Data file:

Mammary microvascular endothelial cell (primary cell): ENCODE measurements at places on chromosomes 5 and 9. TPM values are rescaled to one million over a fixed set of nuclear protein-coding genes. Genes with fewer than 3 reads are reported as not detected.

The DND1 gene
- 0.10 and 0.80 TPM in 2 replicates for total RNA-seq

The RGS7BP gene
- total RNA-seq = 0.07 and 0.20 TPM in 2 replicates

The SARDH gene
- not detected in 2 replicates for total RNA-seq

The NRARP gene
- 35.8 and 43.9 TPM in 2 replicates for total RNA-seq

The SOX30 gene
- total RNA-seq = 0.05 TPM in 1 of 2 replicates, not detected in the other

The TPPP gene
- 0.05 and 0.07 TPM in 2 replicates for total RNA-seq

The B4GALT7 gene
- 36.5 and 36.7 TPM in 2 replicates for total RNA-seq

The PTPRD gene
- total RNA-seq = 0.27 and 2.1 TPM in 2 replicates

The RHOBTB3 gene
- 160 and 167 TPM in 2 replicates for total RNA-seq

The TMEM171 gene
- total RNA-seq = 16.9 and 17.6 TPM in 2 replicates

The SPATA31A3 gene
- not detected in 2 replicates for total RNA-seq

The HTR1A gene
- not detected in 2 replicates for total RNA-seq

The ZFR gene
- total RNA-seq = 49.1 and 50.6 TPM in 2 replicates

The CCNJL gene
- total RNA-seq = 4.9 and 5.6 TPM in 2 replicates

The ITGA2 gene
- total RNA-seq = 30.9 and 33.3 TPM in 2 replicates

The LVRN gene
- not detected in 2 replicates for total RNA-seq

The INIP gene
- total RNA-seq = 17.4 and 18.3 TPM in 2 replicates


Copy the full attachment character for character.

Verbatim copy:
Mammary microvascular endothelial cell (primary cell): ENCODE measurements at places on chromosomes 5 and 9. TPM values are rescaled to one million over a fixed set of nuclear protein-coding genes. Genes with fewer than 3 reads are reported as not detected.

The DND1 gene
- 0.10 and 0.80 TPM in 2 replicates for total RNA-seq

The RGS7BP gene
- total RNA-seq = 0.07 and 0.20 TPM in 2 replicates

The SARDH gene
- not detected in 2 replicates for total RNA-seq

The NRARP gene
- 35.8 and 43.9 TPM in 2 replicates for total RNA-seq

The SOX30 gene
- total RNA-seq = 0.05 TPM in 1 of 2 replicates, not detected in the other

The TPPP gene
- 0.05 and 0.07 TPM in 2 replicates for total RNA-seq

The B4GALT7 gene
- 36.5 and 36.7 TPM in 2 replicates for total RNA-seq

The PTPRD gene
- total RNA-seq = 0.27 and 2.1 TPM in 2 replicates

The RHOBTB3 gene
- 160 and 167 TPM in 2 replicates for total RNA-seq

The TMEM171 gene
- total RNA-seq = 16.9 and 17.6 TPM in 2 replicates

The SPATA31A3 gene
- not detected in 2 replicates for total RNA-seq

The HTR1A gene
- not detected in 2 replicates for total RNA-seq

The ZFR gene
- total RNA-seq = 49.1 and 50.6 TPM in 2 replicates

The CCNJL gene
- total RNA-seq = 4.9 and 5.6 TPM in 2 replicates

The ITGA2 gene
- total RNA-seq = 30.9 and 33.3 TPM in 2 replicates

The LVRN gene
- not detected in 2 replicates for total RNA-seq

The INIP gene
- total RNA-seq = 17.4 and 18.3 TPM in 2 replicates